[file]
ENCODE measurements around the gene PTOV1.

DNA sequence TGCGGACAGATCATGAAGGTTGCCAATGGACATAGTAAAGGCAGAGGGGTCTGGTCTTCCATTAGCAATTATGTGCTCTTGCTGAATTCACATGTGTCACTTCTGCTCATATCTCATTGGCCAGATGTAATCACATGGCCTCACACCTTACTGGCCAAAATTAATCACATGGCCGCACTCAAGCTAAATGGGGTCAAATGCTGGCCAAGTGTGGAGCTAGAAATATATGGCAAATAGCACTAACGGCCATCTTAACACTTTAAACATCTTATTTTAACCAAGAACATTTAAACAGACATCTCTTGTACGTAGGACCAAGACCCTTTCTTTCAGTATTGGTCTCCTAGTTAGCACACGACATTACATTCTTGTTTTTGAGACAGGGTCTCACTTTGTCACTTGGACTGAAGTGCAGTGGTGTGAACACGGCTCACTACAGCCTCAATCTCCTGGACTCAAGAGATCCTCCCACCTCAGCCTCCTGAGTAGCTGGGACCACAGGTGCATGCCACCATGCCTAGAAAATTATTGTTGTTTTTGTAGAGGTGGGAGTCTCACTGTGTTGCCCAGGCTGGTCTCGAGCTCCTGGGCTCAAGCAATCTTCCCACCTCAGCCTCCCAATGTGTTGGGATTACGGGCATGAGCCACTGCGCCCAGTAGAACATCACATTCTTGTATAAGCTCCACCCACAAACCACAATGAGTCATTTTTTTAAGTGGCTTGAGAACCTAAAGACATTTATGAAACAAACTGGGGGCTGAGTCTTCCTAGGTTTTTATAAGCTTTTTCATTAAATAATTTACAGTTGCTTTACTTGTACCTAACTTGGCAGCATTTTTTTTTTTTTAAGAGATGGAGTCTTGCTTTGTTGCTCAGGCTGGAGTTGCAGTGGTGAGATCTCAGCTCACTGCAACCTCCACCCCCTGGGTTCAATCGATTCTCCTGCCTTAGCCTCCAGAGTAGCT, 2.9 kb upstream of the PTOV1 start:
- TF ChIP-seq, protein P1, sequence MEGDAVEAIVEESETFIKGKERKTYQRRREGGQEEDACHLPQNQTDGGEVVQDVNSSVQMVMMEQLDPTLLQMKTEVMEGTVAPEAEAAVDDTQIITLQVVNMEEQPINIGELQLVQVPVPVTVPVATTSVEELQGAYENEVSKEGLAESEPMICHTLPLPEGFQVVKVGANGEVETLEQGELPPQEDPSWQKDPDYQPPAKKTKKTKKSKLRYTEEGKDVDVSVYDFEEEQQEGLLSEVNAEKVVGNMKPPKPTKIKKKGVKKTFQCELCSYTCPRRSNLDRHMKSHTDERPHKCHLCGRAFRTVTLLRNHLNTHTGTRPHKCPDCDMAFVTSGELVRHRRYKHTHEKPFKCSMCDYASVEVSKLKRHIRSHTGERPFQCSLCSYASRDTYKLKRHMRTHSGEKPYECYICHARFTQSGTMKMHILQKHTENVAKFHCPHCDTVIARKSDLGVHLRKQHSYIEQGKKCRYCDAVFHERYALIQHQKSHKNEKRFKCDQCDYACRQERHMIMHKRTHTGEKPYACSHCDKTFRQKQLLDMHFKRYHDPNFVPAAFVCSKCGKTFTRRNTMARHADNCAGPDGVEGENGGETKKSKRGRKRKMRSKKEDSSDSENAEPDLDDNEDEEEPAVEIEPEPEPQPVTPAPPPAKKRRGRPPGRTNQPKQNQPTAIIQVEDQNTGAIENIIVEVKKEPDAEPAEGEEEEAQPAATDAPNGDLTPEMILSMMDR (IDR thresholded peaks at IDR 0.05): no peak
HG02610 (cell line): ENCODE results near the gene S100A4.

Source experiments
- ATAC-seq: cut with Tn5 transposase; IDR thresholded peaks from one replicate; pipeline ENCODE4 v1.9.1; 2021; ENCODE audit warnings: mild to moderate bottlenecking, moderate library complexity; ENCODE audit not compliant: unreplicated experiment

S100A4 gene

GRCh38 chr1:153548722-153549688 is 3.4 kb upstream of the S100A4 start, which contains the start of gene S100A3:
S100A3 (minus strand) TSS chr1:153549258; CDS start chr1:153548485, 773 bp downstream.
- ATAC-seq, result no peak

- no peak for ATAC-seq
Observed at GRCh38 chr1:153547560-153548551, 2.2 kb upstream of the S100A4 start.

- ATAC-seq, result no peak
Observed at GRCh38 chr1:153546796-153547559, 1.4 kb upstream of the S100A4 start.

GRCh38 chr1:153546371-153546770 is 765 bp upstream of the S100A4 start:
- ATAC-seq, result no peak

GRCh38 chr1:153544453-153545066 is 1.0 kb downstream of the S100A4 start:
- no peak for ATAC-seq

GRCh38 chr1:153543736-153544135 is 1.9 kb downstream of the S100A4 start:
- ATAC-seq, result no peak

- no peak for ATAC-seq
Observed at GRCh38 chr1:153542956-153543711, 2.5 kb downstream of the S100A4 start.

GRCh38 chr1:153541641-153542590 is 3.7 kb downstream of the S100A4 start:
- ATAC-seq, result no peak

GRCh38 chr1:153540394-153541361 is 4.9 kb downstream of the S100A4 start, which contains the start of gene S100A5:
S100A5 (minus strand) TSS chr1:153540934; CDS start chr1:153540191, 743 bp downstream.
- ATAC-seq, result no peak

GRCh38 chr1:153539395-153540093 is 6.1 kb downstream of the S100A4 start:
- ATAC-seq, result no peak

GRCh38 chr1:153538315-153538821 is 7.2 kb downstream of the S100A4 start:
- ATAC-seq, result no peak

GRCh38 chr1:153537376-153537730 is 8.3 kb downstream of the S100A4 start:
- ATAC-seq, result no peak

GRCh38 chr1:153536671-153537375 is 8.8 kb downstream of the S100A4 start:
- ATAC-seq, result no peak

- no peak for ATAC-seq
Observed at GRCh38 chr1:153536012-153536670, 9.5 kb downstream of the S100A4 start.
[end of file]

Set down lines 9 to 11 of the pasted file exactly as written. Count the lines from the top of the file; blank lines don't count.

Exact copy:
S100A3 (minus strand) TSS chr1:153549258; CDS start chr1:153548485, 773 bp downstream.
- ATAC-seq, result no peak

- no peak for ATAC-seq